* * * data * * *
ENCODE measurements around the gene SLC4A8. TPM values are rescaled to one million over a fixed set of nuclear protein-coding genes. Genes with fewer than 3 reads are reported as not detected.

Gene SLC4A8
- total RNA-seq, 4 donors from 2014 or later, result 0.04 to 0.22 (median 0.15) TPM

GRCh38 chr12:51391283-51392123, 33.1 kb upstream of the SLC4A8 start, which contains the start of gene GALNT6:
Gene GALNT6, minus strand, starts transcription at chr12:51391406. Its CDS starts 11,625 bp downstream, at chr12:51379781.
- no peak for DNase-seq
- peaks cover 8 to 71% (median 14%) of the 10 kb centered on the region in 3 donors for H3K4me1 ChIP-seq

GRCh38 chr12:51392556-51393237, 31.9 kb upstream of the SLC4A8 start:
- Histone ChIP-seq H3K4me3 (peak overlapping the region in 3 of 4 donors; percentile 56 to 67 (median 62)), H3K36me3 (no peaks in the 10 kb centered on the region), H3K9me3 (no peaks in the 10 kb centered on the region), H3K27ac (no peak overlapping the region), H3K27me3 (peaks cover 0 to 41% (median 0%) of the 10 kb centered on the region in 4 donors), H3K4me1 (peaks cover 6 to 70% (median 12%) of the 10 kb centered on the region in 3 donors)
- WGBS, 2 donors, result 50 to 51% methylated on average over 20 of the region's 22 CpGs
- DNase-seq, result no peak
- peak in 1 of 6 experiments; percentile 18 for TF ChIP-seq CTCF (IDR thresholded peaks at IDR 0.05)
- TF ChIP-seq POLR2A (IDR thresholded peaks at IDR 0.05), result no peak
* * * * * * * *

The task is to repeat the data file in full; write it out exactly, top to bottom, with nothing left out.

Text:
ENCODE measurements around the gene SLC4A8. TPM values are rescaled to one million over a fixed set of nuclear protein-coding genes. Genes with fewer than 3 reads are reported as not detected.

Gene SLC4A8
- total RNA-seq, 4 donors from 2014 or later, result 0.04 to 0.22 (median 0.15) TPM

GRCh38 chr12:51391283-51392123, 33.1 kb upstream of the SLC4A8 start, which contains the start of gene GALNT6:
Gene GALNT6, minus strand, starts transcription at chr12:51391406. Its CDS starts 11,625 bp downstream, at chr12:51379781.
- no peak for DNase-seq
- peaks cover 8 to 71% (median 14%) of the 10 kb centered on the region in 3 donors for H3K4me1 ChIP-seq

GRCh38 chr12:51392556-51393237, 31.9 kb upstream of the SLC4A8 start:
- Histone ChIP-seq H3K4me3 (peak overlapping the region in 3 of 4 donors; percentile 56 to 67 (median 62)), H3K36me3 (no peaks in the 10 kb centered on the region), H3K9me3 (no peaks in the 10 kb centered on the region), H3K27ac (no peak overlapping the region), H3K27me3 (peaks cover 0 to 41% (median 0%) of the 10 kb centered on the region in 4 donors), H3K4me1 (peaks cover 6 to 70% (median 12%) of the 10 kb centered on the region in 3 donors)
- WGBS, 2 donors, result 50 to 51% methylated on average over 20 of the region's 22 CpGs
- DNase-seq, result no peak
- peak in 1 of 6 experiments; percentile 18 for TF ChIP-seq CTCF (IDR thresholded peaks at IDR 0.05)
- TF ChIP-seq POLR2A (IDR thresholded peaks at IDR 0.05), result no peak